The service for BCUHB went live in March 2020. A total of 34 patients have been treated through visits to hospitals close to their home. Although Covid-19 restrictions were in place, this compares with 23 patients who received treatment in 2019.
Improved outcomes of increased Range of Movement, improved fit of AFO’s, improved function, achieved patient goals and decreased pain have been reported. Due to the localisation of this service, reduced travel time and cost for the patient’s families have also been made. The Adopter sites have issued a SMART survey to families after serial casting.
Reduction in waiting times and costs
There had been a 6 month wait time for serial casting out of area and this has been reduced significantly to between 4 to 6 weeks. In addition, Betsi Cadwaladr physiotherapists are able to use serial casting as a treatment option for more children due to the accessibility and flexibility of a local service.
It is estimated that there has been a saving of approximately £200 per contact with the service being delivered by BCUHB, this, with the current number of patients, would be approximately £7,000. The social return on investment for the families are an additional benefit with prudent and value-based healthcare principles being met through this service.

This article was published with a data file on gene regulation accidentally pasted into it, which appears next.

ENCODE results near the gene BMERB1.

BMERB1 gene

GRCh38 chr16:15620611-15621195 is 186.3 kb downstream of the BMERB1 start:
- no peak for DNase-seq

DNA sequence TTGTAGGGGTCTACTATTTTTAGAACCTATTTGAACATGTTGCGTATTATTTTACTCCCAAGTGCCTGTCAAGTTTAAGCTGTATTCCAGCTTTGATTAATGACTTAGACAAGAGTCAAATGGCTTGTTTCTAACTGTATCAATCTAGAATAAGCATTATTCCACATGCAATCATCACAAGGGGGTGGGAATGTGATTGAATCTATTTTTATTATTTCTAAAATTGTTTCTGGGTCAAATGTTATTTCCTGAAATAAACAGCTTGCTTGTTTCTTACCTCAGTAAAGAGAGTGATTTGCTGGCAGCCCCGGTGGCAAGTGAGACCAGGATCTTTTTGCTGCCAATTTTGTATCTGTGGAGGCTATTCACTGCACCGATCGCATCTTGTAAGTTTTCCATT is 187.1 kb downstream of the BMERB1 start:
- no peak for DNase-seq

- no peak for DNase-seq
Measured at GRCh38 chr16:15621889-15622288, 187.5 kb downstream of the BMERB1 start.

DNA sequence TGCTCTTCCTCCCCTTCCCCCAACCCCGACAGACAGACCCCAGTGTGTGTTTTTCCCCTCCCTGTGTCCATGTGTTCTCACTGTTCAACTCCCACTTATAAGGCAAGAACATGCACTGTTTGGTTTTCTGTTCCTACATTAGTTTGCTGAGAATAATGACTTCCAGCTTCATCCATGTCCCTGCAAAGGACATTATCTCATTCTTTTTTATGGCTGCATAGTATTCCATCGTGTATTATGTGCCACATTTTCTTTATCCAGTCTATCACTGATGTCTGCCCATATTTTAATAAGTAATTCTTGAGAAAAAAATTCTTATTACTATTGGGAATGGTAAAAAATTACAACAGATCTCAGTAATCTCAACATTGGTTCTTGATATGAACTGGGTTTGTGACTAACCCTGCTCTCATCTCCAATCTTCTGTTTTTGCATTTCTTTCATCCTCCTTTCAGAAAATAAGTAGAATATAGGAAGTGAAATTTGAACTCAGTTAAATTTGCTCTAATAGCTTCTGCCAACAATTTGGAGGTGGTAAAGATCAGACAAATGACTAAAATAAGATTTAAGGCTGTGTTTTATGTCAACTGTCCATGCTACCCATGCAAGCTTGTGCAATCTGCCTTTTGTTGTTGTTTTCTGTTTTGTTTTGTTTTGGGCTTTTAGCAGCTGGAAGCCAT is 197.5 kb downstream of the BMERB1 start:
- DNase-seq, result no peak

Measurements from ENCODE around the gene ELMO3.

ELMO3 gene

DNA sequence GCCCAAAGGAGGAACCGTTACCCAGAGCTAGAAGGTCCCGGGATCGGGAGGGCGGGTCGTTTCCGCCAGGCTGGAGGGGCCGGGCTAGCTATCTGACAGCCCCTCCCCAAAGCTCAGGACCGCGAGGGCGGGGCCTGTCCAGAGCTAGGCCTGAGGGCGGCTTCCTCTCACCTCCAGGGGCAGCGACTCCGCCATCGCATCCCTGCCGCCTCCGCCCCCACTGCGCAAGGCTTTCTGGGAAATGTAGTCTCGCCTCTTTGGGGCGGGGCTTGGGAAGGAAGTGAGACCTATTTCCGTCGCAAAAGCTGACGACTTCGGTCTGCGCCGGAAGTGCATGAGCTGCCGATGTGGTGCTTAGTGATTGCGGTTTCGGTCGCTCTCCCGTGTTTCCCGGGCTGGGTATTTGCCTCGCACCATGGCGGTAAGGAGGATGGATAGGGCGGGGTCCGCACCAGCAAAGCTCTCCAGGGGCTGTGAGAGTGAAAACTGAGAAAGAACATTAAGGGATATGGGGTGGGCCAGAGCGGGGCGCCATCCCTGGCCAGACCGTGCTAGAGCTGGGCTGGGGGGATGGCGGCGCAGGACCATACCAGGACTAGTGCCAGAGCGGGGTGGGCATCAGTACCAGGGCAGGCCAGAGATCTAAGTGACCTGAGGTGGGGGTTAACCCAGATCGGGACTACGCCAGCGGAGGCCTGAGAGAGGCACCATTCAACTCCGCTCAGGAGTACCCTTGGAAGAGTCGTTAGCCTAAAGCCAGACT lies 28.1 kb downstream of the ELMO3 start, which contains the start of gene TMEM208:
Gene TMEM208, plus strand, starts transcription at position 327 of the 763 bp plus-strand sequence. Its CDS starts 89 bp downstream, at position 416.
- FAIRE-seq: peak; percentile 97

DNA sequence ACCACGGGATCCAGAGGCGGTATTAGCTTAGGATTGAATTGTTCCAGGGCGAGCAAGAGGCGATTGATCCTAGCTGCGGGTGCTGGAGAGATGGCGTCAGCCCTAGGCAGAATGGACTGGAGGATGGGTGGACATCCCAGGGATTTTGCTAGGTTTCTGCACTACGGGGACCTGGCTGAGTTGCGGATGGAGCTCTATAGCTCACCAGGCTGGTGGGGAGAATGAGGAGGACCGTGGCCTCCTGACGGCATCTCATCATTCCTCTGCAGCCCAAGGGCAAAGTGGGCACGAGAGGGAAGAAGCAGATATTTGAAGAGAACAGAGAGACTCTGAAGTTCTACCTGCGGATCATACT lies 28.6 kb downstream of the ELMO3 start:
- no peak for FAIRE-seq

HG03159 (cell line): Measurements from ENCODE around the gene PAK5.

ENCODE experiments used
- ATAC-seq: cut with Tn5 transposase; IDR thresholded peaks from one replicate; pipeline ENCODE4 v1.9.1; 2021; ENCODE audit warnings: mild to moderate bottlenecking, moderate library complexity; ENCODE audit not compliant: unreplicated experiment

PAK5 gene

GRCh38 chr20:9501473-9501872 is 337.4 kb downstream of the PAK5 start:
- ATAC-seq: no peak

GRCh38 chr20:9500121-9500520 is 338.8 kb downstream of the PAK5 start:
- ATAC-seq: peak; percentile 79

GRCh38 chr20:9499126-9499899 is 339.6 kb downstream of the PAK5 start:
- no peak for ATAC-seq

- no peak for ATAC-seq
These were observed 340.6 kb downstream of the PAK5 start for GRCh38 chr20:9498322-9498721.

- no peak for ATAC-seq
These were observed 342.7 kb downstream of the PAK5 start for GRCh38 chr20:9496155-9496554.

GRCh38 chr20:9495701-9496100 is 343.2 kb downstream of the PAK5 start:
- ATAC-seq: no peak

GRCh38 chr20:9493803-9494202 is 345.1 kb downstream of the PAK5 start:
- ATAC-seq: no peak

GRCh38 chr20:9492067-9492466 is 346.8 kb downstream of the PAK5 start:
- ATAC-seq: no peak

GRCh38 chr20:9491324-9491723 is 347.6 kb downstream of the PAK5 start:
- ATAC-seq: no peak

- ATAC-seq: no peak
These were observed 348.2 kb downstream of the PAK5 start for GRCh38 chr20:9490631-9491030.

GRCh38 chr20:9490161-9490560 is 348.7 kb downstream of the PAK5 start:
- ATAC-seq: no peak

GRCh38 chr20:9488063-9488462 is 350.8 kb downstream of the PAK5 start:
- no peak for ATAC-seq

Successfully attained original goal of setting up local serial casting clinics across 3 areas of BCUHB.
The Bevan Exemplar played a key part in ensuring the successful implementation of the Adopter sites. The Covid 19 pandemic forced a significant change to the way training was delivered. Although virtual based training was less desirable than face-to-face and created more demands on the trainer, it was readily taken up because there was no viable alternative if the service was to go forward.
Following the introduction of this service, skills have been shared with other services including the adult neurology services and learning disabilities, and a train-the-trainer model is being used to make the service sustainable.